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Reviews Categories | Receivers: General Coverage | Zenith 7D127 Help

Reviews Summary for Zenith 7D127
Zenith 7D127 Reviews: 3 Average rating: 5.0/5 MSRP: $(missing—add MSRP)
Description: Seven tube shortwave receiver manufactured in 1937. Frequency coverage from .550 MHz to 18 MHz.
Product is in production.
More info: http://
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W8JI Rating: 5/5 Jul 25, 2011 17:27 Send this review to a friend
Great radios  Time owned: more than 12 months
When I was 8 or 10 years old I found this radio under a pile of clothes in a closet. I was amazed to hear the Cincinnati police in Toledo Ohio just above the AM BCB. I listened to stations on 160, and shortwave broadcast. This was the very first radio that captured my imagination.
ZOTZPLC Rating: 5/5 Jul 24, 2011 17:59 Send this review to a friend
My first ever radio  Time owned: more than 12 months
The first ever radio I owned with shortwave bands on it was a Zenith 7D217 chassis mounted in a somewhat more horizontal wooden case than that pictured on the review page here on eHam. It was a fantastic buy for only $3 at the local junk shop, and as a boy of around 12 (in 1970), I actually had enough money to buy it for myself. It was quite a heavy set, I thought at the time, no doubt due to its 10" PM speaker and the actual metal chassis, glass dial cover and the wooden case.

When I got it home, I chopped off the dried outside part of the power cord and cannibalized an old clock for a new power cord that I just attached by twisting it onto the old cord ends and putting scotch tape on it so I wouldn't kill myself. Then I powered it up, and discovered that the dial cord was broken. Not knowing a thing about what to do, I discovered the glass dial cover could be removed, so I did that and tuned the radio by moving the needle itself, which fortunately was directly connected to the tuning cap inside. With a little bit of wire for an antenna, I was getting the BBC, Radio Nederland, the VOA, RSA, numbers stations and of course, good old Havana loud and clear. It was also a cherry on the AM broadcast band as well and picked up loads of excellent stations from Chicago, St. Louis and Davenport, IA.

I was always impressed with the sound that old set had, just incredibly warm and friendly and totally old-school American quality. Given that the radio was already over 30 years old and had been neglected for quite a while before I ever got it, and the fact that I didn't know anything about how it might need alignment, new dial string and caps, etc., it finally quit after about a year. But the thrill I got from it has lasted to this very day, and I'll never forget hearing the bells of Radio Nederland signing on and thinking, this is coming all the way from That was powerful fuel for a young man's imagination. I was one lucky kid, for sure.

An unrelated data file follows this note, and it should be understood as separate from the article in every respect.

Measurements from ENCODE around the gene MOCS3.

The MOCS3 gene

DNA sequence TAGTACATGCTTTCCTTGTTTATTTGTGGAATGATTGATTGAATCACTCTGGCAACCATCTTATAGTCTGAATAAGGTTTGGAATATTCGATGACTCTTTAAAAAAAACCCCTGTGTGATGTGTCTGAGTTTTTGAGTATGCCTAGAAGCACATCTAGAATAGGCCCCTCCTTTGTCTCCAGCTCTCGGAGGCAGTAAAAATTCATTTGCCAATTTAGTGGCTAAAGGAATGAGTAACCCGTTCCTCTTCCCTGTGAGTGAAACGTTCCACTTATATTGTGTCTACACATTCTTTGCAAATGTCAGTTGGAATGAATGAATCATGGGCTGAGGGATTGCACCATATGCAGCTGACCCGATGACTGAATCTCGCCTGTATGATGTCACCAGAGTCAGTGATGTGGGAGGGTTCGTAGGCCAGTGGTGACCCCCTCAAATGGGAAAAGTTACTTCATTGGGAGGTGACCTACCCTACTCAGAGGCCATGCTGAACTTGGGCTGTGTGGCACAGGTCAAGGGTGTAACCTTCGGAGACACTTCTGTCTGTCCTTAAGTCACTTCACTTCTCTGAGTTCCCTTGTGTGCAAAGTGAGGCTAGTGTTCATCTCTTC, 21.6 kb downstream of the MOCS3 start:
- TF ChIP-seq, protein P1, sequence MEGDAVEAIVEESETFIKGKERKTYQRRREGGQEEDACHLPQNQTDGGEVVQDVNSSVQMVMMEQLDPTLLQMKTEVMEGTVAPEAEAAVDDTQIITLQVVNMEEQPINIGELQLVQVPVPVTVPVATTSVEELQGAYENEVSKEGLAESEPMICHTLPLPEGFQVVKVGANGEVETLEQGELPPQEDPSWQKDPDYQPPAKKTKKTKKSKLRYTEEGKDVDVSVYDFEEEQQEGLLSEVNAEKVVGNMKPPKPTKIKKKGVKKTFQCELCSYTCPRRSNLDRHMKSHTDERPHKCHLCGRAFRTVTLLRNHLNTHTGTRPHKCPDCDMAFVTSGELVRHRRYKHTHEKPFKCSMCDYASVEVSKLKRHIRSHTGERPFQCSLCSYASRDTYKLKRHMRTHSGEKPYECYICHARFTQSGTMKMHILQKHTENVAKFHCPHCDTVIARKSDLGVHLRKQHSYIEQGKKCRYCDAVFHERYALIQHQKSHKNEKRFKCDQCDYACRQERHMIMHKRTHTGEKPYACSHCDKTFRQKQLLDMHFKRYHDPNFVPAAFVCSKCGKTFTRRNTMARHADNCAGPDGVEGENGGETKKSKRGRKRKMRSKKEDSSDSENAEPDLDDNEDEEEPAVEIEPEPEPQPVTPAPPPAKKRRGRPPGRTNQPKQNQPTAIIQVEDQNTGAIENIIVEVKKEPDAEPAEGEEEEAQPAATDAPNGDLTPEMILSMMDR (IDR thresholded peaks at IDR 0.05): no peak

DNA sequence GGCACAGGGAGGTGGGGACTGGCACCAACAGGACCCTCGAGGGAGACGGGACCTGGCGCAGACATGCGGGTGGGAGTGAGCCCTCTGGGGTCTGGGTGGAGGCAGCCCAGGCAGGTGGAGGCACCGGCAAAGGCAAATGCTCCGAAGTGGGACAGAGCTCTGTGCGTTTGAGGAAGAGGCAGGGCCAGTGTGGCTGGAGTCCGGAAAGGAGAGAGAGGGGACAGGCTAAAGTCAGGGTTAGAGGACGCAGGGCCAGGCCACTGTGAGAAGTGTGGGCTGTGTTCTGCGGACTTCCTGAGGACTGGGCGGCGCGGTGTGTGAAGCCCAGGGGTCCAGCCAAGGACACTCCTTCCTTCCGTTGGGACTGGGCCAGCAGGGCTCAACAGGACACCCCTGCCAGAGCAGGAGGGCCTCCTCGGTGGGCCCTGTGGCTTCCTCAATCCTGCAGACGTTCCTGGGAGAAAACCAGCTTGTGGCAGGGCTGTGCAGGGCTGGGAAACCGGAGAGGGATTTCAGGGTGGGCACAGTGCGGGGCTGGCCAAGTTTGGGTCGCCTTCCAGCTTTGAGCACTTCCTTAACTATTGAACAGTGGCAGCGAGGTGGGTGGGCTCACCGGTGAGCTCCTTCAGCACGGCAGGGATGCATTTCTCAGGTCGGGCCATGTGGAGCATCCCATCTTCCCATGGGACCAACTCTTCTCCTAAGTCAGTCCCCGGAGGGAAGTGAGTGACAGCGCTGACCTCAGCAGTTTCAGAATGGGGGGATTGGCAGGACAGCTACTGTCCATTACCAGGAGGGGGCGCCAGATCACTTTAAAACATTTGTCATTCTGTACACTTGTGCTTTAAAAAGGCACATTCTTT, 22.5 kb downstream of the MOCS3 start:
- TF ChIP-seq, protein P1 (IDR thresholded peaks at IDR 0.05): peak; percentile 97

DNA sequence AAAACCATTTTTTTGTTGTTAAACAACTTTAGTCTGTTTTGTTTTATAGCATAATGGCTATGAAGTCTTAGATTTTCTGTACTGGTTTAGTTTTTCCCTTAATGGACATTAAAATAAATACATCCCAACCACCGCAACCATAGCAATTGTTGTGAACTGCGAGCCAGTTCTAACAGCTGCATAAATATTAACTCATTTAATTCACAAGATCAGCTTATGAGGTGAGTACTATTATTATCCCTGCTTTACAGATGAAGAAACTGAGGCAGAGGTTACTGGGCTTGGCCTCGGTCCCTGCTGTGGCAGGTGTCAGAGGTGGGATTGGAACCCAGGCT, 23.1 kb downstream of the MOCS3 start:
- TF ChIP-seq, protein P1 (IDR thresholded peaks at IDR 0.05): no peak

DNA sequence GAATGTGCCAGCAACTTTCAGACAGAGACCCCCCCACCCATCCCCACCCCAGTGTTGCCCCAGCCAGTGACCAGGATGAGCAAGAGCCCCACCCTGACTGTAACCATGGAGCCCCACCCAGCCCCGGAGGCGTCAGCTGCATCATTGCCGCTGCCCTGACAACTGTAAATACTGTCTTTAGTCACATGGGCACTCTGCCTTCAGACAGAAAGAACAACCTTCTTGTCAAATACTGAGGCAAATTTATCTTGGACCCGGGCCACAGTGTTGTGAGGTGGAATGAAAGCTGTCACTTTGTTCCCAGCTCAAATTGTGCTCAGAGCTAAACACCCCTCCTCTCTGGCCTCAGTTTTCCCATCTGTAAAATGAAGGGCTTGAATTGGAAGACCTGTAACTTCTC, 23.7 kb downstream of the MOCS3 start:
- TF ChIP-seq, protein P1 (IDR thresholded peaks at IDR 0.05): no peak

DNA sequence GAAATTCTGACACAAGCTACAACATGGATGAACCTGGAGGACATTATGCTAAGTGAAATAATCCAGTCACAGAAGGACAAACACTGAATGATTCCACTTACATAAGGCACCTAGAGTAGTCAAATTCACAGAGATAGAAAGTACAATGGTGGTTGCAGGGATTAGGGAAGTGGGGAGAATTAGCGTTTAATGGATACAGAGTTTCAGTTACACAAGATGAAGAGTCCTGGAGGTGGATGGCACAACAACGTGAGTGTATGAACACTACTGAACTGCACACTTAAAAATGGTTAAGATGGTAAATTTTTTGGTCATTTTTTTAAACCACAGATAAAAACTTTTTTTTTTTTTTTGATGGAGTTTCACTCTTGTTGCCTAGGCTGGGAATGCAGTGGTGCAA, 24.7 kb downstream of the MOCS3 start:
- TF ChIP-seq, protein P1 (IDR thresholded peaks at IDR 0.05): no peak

W5EI Rating: 5/5 Jan 21, 2008 19:05 Send this review to a friend
Ancient but excellent  Time owned: more than 12 months
Why in the world would anyone want to review a 71 year old radio? Well, there is just something very appealing to me in being able to power up this great-sounding old set and listen to MW and shortwave broadcasts from all over the world. Zenith had a motto, "the quality goes in before the name goes on." This radio has a quality look throughout and performs very well even to this day. It is what is termed a "wooden radio." That is, there is no plastic in the case or knobs; except for the chassis and electronics, it is wooden throughout.

Zenith turned out many thousands of "tombstone" sets such as this one as well as the great "shutter dial" radios like the one on the set of "The Waltons" TV show, and of course the beautiful floor models that culminated in the famous Stratosphere series. The seven tube 7D127 is quite modest compared to some of the high-end Zenith receivers of the 1930s and early 1940s, but it is very pleasing to listen to and to look at. Its dial is black with white lettering when the radio is off, but when the set is powered and lit up, the dial has a beautiful multicolor look.

Sensitivity is quite good, and selectivity adequate for listening to most shortwave broadcast stations. Its warm-sounding audio can fill a room, and the tone control actually works. With a little care and maintenance, it should be around for quite a few more decades.


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